DONALD Trump is expected to cut the number of US troops in Afghanistan almost in half to 2,500 by January 15, an official has said.
The order would stop short of outgoing President Donald Trump’s goal to have all troops withdrawn by the end of the year, which had faced opposition from military and diplomatic advisers.
The Pentagon also expects to cut the number of troops in Iraq to 2,500, a reduction of more than 500. The decisions come as no surprise, following Mr Trump’s shake-up of the Pentagon leadership last week in which he installed loyalists who share his frustration with the continued troop presence in the war zones.
The cuts give Mr Trump an accomplishment in his final weeks in office even as he refuses to concede his election loss to Democrat Joe Biden.
The official said military leaders were told over the weekend about the planned withdrawals and an executive order is in the works but has not yet been delivered to commanders.
There are between 4,500-5,000 troops in Afghanistan now, and more than 3,000 in Iraq.
Under the planned order, the troop cuts would be completed just five days before Mr Biden takes office, leaving him with a smaller military footprint in the two key war zones.
Mr Trump’s new Pentagon chief, Christopher Miller, hinted at the troop withdrawals over the weekend in a carefully worded message to the force that suggested compromise.
He said that “we remain committed to finishing the war that al Qaida brought to our shores in 2001″. And he warned that “we must avoid our past strategic error of failing to see the fight through to the finish”.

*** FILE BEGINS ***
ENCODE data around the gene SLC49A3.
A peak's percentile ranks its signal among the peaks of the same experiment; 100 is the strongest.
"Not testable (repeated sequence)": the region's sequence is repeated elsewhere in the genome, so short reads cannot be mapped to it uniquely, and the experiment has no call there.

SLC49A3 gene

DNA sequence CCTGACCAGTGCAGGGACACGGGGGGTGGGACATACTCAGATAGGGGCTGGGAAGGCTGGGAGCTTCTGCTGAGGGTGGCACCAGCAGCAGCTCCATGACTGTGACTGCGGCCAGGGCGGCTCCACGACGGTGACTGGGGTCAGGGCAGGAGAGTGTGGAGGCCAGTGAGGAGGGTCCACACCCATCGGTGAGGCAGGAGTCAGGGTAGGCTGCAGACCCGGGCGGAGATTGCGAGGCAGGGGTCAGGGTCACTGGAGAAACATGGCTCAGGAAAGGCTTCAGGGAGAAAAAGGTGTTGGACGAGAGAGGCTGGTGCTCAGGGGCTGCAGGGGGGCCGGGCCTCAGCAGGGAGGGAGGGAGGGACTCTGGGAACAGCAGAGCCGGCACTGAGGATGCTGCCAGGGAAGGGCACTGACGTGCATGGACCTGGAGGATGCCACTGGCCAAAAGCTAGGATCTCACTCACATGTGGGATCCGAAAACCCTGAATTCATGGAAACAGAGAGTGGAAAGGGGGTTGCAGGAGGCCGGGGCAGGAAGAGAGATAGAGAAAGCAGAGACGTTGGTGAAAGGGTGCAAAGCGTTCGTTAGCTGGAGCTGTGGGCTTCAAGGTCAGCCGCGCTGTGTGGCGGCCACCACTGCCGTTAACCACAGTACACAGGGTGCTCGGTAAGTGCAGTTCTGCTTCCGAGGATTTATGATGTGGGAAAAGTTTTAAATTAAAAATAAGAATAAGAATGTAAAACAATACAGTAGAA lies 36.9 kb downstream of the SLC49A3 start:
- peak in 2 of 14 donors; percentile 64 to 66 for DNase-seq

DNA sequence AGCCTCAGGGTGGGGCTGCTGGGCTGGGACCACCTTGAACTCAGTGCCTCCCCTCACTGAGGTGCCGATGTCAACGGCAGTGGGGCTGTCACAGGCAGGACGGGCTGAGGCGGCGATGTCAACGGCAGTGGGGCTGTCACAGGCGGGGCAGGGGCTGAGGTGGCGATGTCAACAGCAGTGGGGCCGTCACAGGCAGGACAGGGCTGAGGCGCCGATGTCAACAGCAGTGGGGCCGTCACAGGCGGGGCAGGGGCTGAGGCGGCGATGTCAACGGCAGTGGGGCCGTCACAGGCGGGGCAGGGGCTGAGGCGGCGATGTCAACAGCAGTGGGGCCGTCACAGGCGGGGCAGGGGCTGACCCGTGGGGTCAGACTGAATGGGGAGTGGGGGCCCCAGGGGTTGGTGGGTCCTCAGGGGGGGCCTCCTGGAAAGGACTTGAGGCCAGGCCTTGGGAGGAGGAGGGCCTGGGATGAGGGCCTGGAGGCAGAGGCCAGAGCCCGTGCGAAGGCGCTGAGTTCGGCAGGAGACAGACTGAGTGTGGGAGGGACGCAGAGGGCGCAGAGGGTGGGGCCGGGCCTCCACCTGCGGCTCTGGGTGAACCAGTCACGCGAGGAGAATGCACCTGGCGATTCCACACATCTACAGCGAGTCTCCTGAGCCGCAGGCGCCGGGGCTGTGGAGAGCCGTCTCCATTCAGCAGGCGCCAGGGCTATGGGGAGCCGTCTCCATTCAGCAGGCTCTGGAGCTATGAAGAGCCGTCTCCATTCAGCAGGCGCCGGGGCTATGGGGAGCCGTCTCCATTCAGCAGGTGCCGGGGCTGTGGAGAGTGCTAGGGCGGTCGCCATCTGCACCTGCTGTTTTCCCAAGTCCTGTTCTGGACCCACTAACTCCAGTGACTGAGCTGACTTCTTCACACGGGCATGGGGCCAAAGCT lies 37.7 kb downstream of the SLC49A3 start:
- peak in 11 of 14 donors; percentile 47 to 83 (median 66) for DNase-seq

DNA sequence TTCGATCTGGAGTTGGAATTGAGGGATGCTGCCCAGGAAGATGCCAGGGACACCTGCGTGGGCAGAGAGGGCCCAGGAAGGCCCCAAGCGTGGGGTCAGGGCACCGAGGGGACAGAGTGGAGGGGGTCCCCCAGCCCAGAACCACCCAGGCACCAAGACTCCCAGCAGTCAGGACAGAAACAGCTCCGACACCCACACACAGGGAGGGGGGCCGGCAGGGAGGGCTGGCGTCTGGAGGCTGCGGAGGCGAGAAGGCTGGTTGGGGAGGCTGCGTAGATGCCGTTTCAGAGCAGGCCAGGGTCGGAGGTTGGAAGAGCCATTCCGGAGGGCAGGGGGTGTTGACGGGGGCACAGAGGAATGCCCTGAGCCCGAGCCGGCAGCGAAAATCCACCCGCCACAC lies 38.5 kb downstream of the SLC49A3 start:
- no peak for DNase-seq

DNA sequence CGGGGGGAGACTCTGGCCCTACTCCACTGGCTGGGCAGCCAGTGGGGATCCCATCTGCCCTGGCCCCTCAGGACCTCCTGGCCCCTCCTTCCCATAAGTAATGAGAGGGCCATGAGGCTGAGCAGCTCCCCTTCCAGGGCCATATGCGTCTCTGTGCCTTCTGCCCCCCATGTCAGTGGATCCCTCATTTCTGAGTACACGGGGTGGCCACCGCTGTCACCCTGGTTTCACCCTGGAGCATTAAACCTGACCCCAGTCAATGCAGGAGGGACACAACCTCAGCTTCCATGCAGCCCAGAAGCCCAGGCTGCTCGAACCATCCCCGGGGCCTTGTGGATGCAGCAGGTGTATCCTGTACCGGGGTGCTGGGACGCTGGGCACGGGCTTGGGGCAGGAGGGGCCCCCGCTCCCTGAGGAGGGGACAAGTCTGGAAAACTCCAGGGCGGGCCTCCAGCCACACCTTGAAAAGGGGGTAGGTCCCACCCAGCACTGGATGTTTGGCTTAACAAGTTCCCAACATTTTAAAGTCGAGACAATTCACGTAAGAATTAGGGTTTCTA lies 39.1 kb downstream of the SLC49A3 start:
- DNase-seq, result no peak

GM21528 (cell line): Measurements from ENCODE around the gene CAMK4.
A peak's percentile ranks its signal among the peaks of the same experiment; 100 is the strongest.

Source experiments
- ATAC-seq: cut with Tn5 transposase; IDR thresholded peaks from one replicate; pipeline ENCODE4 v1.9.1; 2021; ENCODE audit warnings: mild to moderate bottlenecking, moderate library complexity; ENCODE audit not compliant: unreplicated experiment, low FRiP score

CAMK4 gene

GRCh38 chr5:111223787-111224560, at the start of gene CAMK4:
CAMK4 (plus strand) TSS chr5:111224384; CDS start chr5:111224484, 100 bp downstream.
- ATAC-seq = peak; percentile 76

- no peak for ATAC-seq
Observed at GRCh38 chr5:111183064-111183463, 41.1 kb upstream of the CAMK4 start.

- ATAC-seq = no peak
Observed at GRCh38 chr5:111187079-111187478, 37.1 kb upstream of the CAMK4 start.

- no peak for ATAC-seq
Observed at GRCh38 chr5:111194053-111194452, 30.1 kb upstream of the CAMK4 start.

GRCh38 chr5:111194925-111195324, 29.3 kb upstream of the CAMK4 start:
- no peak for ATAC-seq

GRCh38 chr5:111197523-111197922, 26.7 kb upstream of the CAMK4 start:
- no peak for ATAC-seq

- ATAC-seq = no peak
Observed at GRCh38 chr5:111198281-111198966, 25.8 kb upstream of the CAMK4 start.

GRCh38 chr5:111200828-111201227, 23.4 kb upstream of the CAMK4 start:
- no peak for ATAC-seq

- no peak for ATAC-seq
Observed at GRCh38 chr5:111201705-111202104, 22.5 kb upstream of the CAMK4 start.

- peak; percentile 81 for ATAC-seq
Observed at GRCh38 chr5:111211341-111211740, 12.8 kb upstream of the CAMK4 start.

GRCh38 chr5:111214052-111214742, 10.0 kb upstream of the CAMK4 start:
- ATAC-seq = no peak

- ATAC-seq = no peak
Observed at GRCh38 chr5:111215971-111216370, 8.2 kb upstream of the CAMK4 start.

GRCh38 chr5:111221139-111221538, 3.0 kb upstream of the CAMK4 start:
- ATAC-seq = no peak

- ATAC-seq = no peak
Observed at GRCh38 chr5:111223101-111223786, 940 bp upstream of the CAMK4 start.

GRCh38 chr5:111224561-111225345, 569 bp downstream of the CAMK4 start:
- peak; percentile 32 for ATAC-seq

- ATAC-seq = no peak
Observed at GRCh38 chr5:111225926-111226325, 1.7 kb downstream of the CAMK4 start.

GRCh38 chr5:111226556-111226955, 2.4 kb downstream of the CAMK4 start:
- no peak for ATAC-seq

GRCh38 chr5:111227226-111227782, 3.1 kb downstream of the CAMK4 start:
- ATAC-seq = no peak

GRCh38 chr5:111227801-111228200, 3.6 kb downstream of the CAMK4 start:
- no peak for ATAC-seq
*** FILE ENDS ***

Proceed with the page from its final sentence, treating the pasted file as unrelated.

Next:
But he also made it clear that “all wars must end”.
“This fight has been long, our sacrifices have been enormous and many are weary of war – I’m one of them,” he said. “Ending wars requires compromise and partnership. We met the challenge; we gave it our all. Now, it’s time to come home.”
The accelerated withdrawal, however, goes against the long-standing advice from Mr Trump’s military leadership, including marine general Frank McKenzie, top US commander for the Middle East. But officials suggested this week that commanders will be able to live with the partial pull-out, which allows them to keep counter-terrorism troops in Afghanistan and gives more time to remove critical equipment.
Mr McKenzie and others have repeatedly argued that a hasty withdrawal could undercut negotiations to finalise ongoing peace negotiations between the Taliban and representatives of Afghan society, including the current Afghan government. And they also warn that US forces should remain in the country to keep militants from the so-called Islamic State in check.